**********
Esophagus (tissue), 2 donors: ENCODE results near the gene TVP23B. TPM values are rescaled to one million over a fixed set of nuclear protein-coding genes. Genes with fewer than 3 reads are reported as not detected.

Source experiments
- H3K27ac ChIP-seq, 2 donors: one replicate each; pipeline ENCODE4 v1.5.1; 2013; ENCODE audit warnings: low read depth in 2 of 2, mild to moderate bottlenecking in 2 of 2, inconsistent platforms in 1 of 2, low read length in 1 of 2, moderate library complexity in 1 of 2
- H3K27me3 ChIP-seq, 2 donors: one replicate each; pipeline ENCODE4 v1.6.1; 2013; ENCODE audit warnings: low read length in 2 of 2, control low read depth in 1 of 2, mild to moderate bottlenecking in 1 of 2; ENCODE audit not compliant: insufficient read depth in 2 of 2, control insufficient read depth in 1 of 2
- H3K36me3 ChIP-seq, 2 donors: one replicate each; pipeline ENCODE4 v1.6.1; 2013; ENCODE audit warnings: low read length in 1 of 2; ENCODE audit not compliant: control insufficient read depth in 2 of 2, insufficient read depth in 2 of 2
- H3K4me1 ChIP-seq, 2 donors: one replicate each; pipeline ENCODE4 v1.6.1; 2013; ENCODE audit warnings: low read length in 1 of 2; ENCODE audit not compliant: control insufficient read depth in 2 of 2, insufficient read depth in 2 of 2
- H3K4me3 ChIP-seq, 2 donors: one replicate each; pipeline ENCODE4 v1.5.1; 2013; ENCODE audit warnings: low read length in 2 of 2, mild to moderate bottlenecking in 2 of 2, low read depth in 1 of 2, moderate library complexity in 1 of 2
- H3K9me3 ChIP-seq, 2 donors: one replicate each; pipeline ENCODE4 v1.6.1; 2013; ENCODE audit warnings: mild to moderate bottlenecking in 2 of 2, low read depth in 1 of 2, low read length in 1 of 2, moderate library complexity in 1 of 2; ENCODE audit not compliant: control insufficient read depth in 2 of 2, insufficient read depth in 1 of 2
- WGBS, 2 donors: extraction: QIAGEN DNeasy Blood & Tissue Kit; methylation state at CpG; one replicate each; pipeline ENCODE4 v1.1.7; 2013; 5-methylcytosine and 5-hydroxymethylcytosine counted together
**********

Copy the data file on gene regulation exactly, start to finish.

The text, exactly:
Esophagus (tissue), 2 donors: ENCODE results near the gene TVP23B. TPM values are rescaled to one million over a fixed set of nuclear protein-coding genes. Genes with fewer than 3 reads are reported as not detected.

Source experiments
- H3K27ac ChIP-seq, 2 donors: one replicate each; pipeline ENCODE4 v1.5.1; 2013; ENCODE audit warnings: low read depth in 2 of 2, mild to moderate bottlenecking in 2 of 2, inconsistent platforms in 1 of 2, low read length in 1 of 2, moderate library complexity in 1 of 2
- H3K27me3 ChIP-seq, 2 donors: one replicate each; pipeline ENCODE4 v1.6.1; 2013; ENCODE audit warnings: low read length in 2 of 2, control low read depth in 1 of 2, mild to moderate bottlenecking in 1 of 2; ENCODE audit not compliant: insufficient read depth in 2 of 2, control insufficient read depth in 1 of 2
- H3K36me3 ChIP-seq, 2 donors: one replicate each; pipeline ENCODE4 v1.6.1; 2013; ENCODE audit warnings: low read length in 1 of 2; ENCODE audit not compliant: control insufficient read depth in 2 of 2, insufficient read depth in 2 of 2
- H3K4me1 ChIP-seq, 2 donors: one replicate each; pipeline ENCODE4 v1.6.1; 2013; ENCODE audit warnings: low read length in 1 of 2; ENCODE audit not compliant: control insufficient read depth in 2 of 2, insufficient read depth in 2 of 2
- H3K4me3 ChIP-seq, 2 donors: one replicate each; pipeline ENCODE4 v1.5.1; 2013; ENCODE audit warnings: low read length in 2 of 2, mild to moderate bottlenecking in 2 of 2, low read depth in 1 of 2, moderate library complexity in 1 of 2
- H3K9me3 ChIP-seq, 2 donors: one replicate each; pipeline ENCODE4 v1.6.1; 2013; ENCODE audit warnings: mild to moderate bottlenecking in 2 of 2, low read depth in 1 of 2, low read length in 1 of 2, moderate library complexity in 1 of 2; ENCODE audit not compliant: control insufficient read depth in 2 of 2, insufficient read depth in 1 of 2
- WGBS, 2 donors: extraction: QIAGEN DNeasy Blood & Tissue Kit; methylation state at CpG; one replicate each; pipeline ENCODE4 v1.1.7; 2013; 5-methylcytosine and 5-hydroxymethylcytosine counted together